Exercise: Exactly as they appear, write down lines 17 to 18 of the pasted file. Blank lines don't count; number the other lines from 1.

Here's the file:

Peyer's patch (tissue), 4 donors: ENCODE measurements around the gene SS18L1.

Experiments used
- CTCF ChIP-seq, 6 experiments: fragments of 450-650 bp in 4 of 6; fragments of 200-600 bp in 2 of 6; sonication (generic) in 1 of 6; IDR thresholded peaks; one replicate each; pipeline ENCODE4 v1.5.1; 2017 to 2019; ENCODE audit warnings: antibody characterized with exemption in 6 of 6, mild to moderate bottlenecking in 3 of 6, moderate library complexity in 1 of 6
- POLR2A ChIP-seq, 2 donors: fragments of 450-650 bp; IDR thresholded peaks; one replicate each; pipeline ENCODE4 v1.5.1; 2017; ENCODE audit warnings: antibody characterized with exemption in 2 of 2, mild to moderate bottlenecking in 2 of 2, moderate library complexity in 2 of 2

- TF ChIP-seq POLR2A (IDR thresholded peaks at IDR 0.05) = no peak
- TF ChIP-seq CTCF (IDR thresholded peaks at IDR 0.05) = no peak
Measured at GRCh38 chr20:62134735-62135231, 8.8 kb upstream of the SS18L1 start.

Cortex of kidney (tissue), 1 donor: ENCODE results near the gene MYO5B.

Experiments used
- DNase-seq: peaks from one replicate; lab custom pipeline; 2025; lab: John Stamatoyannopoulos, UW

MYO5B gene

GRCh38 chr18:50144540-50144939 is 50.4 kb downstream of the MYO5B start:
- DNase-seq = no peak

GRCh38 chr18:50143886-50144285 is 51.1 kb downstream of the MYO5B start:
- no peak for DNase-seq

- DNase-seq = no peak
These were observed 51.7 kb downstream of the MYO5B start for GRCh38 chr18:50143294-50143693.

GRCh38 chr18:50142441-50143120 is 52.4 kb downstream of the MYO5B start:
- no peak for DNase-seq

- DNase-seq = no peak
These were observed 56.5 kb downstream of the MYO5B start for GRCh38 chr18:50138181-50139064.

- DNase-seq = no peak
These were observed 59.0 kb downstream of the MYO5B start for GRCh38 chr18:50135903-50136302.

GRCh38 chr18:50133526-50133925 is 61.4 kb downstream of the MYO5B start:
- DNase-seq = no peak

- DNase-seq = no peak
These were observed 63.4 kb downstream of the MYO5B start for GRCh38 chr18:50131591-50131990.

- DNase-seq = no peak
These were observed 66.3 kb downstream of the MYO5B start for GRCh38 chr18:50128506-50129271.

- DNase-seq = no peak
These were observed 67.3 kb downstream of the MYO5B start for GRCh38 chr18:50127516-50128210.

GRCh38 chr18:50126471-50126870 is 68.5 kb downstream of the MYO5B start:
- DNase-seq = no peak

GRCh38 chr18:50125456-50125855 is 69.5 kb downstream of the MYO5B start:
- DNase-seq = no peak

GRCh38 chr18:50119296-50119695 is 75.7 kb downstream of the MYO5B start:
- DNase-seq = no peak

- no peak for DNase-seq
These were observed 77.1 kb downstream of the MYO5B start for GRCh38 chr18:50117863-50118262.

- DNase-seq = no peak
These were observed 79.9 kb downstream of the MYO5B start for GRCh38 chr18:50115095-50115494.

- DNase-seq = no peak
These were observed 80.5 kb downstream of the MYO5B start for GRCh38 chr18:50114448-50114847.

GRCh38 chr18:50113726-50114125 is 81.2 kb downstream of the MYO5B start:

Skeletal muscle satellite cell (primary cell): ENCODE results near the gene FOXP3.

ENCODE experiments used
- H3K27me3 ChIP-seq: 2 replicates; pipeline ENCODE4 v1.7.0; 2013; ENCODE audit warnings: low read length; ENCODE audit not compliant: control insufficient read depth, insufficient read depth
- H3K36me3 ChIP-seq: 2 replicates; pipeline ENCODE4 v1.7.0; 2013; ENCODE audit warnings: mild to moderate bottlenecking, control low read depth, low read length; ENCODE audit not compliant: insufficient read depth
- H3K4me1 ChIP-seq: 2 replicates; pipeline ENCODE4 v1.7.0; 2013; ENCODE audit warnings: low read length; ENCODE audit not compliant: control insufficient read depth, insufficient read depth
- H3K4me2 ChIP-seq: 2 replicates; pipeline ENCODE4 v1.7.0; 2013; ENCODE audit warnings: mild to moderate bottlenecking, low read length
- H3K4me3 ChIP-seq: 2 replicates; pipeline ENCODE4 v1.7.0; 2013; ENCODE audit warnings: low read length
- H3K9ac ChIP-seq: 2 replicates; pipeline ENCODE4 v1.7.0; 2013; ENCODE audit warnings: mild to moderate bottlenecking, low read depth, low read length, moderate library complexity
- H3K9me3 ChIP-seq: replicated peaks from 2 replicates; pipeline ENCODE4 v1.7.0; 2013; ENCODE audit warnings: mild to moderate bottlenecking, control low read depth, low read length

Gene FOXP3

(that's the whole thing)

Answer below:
These were observed 51.7 kb downstream of the MYO5B start for GRCh38 chr18:50143294-50143693.

GRCh38 chr18:50142441-50143120 is 52.4 kb downstream of the MYO5B start: